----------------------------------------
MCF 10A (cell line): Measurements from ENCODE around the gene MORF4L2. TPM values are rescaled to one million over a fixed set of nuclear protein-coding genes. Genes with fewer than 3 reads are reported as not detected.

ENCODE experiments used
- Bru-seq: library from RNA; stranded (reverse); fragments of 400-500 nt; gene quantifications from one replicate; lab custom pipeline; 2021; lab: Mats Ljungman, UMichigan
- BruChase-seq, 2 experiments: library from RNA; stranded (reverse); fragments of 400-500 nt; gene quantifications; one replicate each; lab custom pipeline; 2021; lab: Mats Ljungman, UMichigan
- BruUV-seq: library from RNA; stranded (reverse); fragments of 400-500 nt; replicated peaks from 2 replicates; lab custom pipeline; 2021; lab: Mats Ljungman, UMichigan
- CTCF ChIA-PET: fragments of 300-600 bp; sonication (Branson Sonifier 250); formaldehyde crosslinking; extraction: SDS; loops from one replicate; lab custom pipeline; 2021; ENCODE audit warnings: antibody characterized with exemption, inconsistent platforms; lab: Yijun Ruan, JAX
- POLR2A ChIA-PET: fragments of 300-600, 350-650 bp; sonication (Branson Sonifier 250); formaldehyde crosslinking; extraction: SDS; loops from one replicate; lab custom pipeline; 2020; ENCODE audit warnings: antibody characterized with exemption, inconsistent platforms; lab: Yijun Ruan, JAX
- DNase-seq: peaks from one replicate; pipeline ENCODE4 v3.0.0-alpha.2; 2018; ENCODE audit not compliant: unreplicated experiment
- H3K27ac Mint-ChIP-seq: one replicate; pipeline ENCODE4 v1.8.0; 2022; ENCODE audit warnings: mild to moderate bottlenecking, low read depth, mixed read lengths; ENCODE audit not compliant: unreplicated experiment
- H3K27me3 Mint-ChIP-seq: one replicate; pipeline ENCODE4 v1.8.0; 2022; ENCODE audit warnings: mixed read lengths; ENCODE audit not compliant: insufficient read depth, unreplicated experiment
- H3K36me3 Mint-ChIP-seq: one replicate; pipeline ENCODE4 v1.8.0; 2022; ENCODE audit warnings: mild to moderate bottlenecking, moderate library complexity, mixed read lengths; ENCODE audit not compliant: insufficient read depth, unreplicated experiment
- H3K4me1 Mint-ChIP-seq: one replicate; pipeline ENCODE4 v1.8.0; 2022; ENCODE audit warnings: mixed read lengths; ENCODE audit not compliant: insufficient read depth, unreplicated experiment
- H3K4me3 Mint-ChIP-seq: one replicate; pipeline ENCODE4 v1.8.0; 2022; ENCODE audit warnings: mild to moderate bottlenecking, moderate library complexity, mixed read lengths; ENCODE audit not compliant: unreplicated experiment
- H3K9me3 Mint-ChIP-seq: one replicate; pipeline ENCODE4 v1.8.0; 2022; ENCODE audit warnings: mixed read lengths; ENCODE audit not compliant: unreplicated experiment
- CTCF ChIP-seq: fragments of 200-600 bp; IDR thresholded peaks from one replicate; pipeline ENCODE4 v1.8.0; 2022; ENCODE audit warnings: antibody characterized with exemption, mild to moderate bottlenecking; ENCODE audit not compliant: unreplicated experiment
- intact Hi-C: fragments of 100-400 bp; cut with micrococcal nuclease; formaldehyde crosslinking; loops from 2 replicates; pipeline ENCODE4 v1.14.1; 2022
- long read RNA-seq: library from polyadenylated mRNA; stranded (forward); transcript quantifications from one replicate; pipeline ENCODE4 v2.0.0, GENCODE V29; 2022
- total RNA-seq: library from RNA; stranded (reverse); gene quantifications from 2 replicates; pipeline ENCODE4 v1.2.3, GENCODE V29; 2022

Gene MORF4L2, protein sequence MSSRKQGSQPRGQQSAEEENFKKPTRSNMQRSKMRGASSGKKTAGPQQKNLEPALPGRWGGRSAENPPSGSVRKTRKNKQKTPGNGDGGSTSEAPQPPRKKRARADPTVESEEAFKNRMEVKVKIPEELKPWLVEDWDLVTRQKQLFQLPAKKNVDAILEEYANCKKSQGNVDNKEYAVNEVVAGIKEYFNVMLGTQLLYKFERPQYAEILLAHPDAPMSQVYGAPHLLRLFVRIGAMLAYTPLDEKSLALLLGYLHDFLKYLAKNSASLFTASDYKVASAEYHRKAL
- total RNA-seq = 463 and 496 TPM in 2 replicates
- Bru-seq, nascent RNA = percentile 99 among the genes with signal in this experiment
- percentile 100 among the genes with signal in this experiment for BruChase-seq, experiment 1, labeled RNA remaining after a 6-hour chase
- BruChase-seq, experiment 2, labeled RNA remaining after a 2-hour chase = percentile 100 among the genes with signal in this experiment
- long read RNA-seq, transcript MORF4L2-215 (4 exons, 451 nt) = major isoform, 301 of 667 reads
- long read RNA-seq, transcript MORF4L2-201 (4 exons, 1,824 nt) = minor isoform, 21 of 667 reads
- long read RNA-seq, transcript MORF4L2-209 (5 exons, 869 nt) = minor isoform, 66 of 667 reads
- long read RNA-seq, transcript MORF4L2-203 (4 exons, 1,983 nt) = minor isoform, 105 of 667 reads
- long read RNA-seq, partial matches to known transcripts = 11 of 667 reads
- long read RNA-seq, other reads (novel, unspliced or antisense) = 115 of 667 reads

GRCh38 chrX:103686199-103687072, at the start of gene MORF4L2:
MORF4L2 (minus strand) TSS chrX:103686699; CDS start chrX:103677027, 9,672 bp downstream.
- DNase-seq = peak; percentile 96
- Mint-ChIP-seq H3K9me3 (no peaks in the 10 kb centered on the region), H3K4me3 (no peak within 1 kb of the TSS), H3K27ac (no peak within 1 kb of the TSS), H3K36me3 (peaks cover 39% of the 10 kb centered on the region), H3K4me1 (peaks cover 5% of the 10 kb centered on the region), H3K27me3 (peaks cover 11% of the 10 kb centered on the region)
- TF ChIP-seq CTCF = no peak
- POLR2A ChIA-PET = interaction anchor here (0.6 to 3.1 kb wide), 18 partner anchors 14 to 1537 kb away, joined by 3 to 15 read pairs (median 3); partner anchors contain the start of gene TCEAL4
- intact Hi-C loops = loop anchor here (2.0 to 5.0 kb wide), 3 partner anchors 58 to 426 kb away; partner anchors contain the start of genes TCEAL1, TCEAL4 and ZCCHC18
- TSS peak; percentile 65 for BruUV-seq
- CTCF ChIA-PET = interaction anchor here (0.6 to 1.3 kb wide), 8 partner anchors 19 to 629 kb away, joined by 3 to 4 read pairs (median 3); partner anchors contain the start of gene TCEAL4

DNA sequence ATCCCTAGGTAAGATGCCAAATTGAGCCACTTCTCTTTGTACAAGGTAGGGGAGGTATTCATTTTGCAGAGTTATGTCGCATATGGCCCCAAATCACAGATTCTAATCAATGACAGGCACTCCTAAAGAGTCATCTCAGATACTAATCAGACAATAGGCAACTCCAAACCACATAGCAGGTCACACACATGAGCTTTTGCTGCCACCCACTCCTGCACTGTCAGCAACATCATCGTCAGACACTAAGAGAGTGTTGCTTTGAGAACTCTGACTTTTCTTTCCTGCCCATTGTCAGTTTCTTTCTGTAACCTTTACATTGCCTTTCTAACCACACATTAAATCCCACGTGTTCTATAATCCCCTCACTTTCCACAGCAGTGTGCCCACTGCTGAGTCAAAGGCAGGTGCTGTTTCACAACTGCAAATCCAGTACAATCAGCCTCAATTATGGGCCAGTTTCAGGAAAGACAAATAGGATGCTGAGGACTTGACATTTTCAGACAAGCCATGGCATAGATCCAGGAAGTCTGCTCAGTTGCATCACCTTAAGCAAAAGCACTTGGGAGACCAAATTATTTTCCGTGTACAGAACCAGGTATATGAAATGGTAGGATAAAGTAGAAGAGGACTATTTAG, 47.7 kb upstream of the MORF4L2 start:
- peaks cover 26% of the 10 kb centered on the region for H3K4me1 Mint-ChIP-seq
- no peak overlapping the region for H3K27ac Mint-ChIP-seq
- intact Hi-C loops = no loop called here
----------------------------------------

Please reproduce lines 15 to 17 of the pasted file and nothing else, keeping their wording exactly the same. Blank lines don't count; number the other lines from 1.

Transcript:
- CTCF ChIP-seq: fragments of 200-600 bp; IDR thresholded peaks from one replicate; pipeline ENCODE4 v1.8.0; 2022; ENCODE audit warnings: antibody characterized with exemption, mild to moderate bottlenecking; ENCODE audit not compliant: unreplicated experiment
- intact Hi-C: fragments of 100-400 bp; cut with micrococcal nuclease; formaldehyde crosslinking; loops from 2 replicates; pipeline ENCODE4 v1.14.1; 2022
- long read RNA-seq: library from polyadenylated mRNA; stranded (forward); transcript quantifications from one replicate; pipeline ENCODE4 v2.0.0, GENCODE V29; 2022